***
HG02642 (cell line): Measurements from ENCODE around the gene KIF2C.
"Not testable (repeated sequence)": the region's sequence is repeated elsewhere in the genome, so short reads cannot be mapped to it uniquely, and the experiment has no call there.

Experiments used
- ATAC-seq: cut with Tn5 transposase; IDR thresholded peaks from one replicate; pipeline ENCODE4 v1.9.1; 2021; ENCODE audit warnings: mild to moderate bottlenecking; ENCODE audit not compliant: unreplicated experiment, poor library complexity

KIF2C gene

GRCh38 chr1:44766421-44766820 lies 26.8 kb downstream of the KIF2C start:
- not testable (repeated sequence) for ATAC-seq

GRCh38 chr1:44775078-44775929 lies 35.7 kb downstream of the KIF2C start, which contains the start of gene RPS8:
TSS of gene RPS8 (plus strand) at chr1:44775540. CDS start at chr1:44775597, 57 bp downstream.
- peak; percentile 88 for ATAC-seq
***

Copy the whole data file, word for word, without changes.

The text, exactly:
HG02642 (cell line): Measurements from ENCODE around the gene KIF2C.
"Not testable (repeated sequence)": the region's sequence is repeated elsewhere in the genome, so short reads cannot be mapped to it uniquely, and the experiment has no call there.

Experiments used
- ATAC-seq: cut with Tn5 transposase; IDR thresholded peaks from one replicate; pipeline ENCODE4 v1.9.1; 2021; ENCODE audit warnings: mild to moderate bottlenecking; ENCODE audit not compliant: unreplicated experiment, poor library complexity

KIF2C gene

GRCh38 chr1:44766421-44766820 lies 26.8 kb downstream of the KIF2C start:
- not testable (repeated sequence) for ATAC-seq

GRCh38 chr1:44775078-44775929 lies 35.7 kb downstream of the KIF2C start, which contains the start of gene RPS8:
TSS of gene RPS8 (plus strand) at chr1:44775540. CDS start at chr1:44775597, 57 bp downstream.
- peak; percentile 88 for ATAC-seq